An improved lidar method for monitoring surface waters: experiments in the laboratory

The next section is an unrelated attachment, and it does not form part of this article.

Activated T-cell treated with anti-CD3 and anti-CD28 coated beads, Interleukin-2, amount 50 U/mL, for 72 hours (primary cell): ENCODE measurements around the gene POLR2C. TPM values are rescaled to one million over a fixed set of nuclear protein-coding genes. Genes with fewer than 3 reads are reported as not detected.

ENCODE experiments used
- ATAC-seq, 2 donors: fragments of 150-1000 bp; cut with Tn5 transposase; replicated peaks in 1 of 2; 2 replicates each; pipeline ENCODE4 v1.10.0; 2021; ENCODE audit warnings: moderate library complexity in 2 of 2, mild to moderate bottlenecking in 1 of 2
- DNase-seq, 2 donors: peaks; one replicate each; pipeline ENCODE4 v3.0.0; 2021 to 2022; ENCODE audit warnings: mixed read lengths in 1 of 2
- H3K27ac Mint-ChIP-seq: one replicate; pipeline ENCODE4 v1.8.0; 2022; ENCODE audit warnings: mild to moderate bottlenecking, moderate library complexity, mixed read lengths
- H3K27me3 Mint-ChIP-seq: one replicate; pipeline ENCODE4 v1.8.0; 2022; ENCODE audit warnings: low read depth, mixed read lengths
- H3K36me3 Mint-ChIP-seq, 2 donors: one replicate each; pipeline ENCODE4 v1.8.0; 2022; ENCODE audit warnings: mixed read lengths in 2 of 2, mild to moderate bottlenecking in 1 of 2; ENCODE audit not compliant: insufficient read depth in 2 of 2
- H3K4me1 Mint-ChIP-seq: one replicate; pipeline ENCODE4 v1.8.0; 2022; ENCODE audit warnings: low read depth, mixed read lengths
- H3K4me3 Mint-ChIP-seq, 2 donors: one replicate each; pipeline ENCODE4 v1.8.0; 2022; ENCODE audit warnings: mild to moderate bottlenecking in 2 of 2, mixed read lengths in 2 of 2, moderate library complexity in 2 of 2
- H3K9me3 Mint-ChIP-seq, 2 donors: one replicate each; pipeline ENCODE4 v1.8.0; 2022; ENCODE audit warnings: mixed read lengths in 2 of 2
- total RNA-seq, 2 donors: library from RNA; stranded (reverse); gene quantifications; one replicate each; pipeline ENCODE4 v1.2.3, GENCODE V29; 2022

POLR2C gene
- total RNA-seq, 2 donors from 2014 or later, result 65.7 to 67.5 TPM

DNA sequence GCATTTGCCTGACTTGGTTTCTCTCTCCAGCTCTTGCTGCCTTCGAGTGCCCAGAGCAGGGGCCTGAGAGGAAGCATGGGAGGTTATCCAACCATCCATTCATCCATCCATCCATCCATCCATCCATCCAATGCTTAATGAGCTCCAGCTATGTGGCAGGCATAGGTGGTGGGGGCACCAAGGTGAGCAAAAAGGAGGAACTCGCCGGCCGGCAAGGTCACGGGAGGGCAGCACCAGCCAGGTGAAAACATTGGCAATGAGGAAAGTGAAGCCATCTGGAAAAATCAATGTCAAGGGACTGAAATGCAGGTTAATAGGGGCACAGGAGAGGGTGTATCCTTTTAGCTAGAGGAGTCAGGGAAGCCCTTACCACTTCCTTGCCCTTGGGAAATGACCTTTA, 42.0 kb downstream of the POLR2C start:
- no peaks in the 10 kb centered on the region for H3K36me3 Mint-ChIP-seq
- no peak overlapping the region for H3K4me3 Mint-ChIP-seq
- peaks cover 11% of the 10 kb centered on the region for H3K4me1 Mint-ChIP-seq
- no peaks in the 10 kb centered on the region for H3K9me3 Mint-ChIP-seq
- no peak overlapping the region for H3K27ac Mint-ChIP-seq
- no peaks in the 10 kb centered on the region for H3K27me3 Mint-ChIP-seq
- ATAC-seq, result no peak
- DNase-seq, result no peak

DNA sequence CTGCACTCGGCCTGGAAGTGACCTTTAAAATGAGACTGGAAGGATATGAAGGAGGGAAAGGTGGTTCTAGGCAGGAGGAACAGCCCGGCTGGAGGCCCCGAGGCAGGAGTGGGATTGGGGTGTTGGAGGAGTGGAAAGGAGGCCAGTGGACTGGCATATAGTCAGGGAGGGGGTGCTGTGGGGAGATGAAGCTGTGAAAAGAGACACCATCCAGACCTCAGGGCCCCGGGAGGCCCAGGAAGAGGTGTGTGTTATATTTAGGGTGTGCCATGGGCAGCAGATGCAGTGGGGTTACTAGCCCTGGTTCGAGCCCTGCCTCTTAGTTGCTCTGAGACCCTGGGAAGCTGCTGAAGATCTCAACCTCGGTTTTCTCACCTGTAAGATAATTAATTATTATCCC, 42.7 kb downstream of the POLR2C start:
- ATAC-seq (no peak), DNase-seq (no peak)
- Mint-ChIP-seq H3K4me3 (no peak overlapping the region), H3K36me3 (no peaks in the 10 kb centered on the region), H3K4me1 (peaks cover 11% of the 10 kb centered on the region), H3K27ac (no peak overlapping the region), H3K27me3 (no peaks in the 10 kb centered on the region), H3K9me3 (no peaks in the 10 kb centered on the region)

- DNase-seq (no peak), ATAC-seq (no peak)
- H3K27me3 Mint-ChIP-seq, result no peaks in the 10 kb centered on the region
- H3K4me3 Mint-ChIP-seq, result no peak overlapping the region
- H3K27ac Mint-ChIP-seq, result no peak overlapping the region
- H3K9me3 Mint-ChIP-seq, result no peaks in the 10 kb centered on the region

Abstract. Lidar monitoring of surface waters is usually applied to fluorescent substances like phytoplankton, yellow substances and oil. A lidar method is introduced which allows the measuring of the total attenuation coefficient at the laser wavelength considering also nonfluorescent substances besides fluorescent ones. Two signals are measured: first the total fluorescence lidar signal L, which is characterized by long path-lengths of the laser radiation in the water column, and second, the fluorescence F, which originates from the first layers immediately below the water surface. A simple experiment in the laboratory was performed using a nitrogen laser. Water samples containing algae and varying amounts of humic and ligninesulfonic acids were investigated. Synchronously the attenuation coefficients were measured. The F/L ratio yielded the total attenuation at the laser wavelength. Good correlations between the conventional and the lidar-derived attenuation coefficients were achieved described by squared correlation coefficients of R2 > 0.95. The F/L ratio seems to be a good tool in lidar monitoring of waters.